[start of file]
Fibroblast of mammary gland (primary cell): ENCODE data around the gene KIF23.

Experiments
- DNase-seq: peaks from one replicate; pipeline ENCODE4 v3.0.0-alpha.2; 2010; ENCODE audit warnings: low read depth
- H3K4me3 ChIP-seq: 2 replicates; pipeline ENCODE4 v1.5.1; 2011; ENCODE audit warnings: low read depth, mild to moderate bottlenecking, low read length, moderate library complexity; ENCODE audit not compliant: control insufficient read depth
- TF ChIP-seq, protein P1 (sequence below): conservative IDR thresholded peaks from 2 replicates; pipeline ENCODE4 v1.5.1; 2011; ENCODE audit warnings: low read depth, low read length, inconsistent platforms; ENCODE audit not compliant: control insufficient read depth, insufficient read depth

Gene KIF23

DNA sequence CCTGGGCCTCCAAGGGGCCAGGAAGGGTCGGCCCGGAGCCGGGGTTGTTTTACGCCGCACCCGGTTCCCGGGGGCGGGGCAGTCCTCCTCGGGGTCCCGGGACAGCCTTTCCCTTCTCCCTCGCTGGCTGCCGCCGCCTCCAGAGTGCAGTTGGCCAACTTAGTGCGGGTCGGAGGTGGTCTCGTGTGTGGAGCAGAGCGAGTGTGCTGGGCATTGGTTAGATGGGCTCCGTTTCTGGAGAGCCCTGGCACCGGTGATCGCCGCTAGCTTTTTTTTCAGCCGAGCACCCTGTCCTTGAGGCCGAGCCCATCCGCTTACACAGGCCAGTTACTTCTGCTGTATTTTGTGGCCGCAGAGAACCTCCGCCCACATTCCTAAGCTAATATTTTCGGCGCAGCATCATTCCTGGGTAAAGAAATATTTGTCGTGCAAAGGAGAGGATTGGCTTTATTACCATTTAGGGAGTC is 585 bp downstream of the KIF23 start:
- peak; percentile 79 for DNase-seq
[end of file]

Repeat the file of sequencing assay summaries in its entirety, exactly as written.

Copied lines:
Fibroblast of mammary gland (primary cell): ENCODE data around the gene KIF23.

Experiments
- DNase-seq: peaks from one replicate; pipeline ENCODE4 v3.0.0-alpha.2; 2010; ENCODE audit warnings: low read depth
- H3K4me3 ChIP-seq: 2 replicates; pipeline ENCODE4 v1.5.1; 2011; ENCODE audit warnings: low read depth, mild to moderate bottlenecking, low read length, moderate library complexity; ENCODE audit not compliant: control insufficient read depth
- TF ChIP-seq, protein P1 (sequence below): conservative IDR thresholded peaks from 2 replicates; pipeline ENCODE4 v1.5.1; 2011; ENCODE audit warnings: low read depth, low read length, inconsistent platforms; ENCODE audit not compliant: control insufficient read depth, insufficient read depth

Gene KIF23

DNA sequence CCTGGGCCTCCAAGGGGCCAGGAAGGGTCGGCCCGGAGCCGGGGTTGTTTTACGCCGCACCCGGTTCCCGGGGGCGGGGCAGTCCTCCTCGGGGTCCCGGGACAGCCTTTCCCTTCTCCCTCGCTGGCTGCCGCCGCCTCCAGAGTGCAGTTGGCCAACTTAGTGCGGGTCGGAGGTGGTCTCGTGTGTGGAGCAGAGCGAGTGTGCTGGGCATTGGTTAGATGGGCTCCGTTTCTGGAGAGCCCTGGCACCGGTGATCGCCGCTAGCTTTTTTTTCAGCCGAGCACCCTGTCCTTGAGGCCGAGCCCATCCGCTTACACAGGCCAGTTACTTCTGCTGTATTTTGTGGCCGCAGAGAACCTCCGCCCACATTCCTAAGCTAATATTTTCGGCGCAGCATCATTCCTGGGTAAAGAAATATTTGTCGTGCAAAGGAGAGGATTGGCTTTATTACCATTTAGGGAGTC is 585 bp downstream of the KIF23 start:
- peak; percentile 79 for DNase-seq